Valleys can be peaceful, pleasant, or hidden – but can they be sudden?

What's puzzling isn't the lack of a documented explanation; it's the fact that everyone seems content with the name.

They're all good names for an area: Hidden Valley, Peaceful Valley, Pleasant Valley, Happy Valley. But Sudden Valley?

Ever since moving to this lovely, forested development near Bellingham, Wash., I've wondered: What's so sudden about it? To my surprise, an informal polling of local residents has produced mostly shrugs.

As I see it, a valley can be hidden, peaceful, or pleasant, and its inhabitants happy. And I suppose a residential development can be sudden, more or less. But I fail to see how a valley per se can be sudden. (Then again, I've yet to poll New Zealanders, who boast the only other Sudden Valley on the globe, as far as Google knows.)

I'd like to think the "sudden" refers to some abrupt geological event – perhaps an earthquake that uplifted the walls of this valley and somehow left a lake in its wake. But a glacier doubtless did these deeds, and we all know glaciers move at a, well, glacial pace – the polar opposite of sudden.

One resident believes that "sudden" does indeed reflect the developer's vision, nearly 40 years ago, of a lightning-quick transformation from nominal ranch into residential neighborhood.

This reminds me of Mark Twain's observation that the difference between the right word and the almost-right word is the difference between lightning and a lightning bug. The "sudden" in Sudden Valley, though not the worst word, is nowhere near the right word.

As it happens, Sudden Valley is still being developed today, nearly 40 years after its first few cottages were constructed. I can name, in a manner of speaking, countless residential developments more sudden than that. By this criterion, Sudden Valley would be more aptly named Gradual Gulch.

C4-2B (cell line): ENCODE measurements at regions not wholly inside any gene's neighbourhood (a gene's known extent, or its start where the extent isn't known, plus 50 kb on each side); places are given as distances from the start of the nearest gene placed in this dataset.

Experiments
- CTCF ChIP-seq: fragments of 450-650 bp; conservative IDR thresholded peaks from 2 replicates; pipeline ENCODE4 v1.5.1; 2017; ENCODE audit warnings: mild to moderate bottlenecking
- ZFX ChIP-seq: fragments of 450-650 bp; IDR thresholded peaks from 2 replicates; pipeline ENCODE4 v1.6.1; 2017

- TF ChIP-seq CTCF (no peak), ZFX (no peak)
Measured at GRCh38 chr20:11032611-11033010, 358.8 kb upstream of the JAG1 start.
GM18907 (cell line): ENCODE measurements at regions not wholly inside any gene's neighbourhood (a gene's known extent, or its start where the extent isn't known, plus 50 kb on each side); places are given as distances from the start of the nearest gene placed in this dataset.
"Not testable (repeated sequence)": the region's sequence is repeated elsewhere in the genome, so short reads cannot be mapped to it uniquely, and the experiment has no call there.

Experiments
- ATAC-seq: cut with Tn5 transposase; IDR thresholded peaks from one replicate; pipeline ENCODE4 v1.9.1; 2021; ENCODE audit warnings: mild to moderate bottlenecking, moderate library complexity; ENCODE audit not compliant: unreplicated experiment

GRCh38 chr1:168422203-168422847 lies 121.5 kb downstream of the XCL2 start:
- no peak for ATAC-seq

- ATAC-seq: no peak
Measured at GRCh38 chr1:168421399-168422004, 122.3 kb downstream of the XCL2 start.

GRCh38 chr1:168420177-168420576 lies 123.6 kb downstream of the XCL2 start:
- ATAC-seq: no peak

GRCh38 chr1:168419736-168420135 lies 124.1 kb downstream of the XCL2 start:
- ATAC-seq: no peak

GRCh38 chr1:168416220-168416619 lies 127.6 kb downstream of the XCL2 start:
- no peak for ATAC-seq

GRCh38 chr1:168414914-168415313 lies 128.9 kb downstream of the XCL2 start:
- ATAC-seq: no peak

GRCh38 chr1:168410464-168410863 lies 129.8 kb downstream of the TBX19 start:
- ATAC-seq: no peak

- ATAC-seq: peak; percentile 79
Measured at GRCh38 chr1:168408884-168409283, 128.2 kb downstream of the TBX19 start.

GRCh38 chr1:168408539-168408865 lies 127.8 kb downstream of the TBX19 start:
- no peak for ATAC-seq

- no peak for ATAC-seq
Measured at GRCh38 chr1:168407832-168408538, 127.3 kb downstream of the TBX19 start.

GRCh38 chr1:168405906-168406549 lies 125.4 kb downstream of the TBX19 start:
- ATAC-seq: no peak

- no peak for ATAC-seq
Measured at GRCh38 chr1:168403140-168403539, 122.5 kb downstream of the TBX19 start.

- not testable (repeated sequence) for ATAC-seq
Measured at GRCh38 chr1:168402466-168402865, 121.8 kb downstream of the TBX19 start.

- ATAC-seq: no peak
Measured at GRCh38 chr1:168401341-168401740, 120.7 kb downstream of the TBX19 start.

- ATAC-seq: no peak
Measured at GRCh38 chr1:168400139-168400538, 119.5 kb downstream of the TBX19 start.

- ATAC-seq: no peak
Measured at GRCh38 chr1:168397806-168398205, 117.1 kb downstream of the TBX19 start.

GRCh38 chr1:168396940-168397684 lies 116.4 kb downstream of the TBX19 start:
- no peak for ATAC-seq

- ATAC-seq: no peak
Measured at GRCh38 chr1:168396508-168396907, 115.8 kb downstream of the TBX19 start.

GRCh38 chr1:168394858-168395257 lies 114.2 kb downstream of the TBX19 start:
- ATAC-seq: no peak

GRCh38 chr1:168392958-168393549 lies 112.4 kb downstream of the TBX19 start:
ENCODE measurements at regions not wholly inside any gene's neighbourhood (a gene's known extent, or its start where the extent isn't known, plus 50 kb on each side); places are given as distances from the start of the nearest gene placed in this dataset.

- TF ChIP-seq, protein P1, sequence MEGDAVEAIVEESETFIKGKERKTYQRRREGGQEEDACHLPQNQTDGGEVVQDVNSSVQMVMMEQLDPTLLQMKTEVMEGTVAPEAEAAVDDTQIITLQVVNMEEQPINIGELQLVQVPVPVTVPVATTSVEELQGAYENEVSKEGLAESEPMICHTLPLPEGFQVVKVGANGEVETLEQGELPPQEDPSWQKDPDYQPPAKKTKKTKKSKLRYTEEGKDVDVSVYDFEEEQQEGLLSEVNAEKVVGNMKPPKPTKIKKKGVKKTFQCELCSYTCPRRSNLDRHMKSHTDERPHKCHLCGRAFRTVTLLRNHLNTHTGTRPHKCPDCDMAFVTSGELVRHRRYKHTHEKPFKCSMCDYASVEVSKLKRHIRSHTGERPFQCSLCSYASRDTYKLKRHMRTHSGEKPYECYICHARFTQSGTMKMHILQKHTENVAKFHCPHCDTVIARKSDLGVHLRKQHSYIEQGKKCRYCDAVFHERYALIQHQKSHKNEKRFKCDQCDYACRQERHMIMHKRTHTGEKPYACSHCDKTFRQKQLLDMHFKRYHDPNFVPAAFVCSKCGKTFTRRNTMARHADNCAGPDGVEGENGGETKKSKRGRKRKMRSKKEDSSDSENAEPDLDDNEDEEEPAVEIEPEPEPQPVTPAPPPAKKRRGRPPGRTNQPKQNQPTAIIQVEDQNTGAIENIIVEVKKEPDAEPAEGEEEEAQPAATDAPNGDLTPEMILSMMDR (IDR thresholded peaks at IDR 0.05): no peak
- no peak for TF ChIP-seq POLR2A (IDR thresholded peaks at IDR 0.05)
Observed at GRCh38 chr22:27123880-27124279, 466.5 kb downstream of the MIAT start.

Another theory is that "sudden" refers to the way the valley appears, all at once, as one drives toward it. But that would make it "SuddenLY Valley." And in any case, as a diminutive driver sitting low behind the wheel, I behold it through houses and trees only in brief, intermittent glimpses.

Such iffy theories prompt an equally plausible one of my own: When the developer purchased the unplatted property during the Pacific Northwest's renowned rainy season, the locals misheard him as he christened it "Sodden Valley."

The Bellingham Public Library has a file on Sudden Valley that goes back several decades. A helpful employee there shuffled through these clippings for several minutes as I stayed on the phone one day.

As a good reference librarian, she seemed as interested in my query as I was. But, she said, because the Bellingham newspaper wasn't indexed during the years Sudden Valley was first taking shape, my only recourse was to scan several years' worth of fine print on the microfiche reader in hopes that I might unearth an explanation. (I didn't have the heart to tell her that even I am not that curious.)

What's puzzling isn't so much the lack of a documented explanation; it's the fact that everyone but me (and maybe now the librarian) seems content with the valley's name as it is.

A community association employee who is researching the valley's history has likewise found nothing about the provenance of its name beyond the identity of the probable namer. "And he," she recently revealed, "is long gone."

She believes he also devised the nuanced street naming system that resulted in such confusibles as Lake Louise Court, Circle, Drive, and Road. Although such streets were recently renamed, there are still two Marigold Drives; in fact, they intersect. Considering the consternation this has caused, it's no wonder the namer is nowhere to be found.

Given the precedent of renamed streets, I am about to propose that we rename the valley. Oh, I can already hear the objections: After being Sudden Valley for 40 years, think of the confusion a name change would entail! But as every bride who's ever taken her husband's surname knows, it would be but a momentary inconvenience.

Even "Noisy Valley" would make more sense, thanks to continued construction.

But it's such a pretty place, deserving of a more mellifluous moniker. Why not call it "Emerald Glade" or "Evergreen Glen?"

In fact, a more descriptive name might actually spur (dare I say it?) sudden growth.

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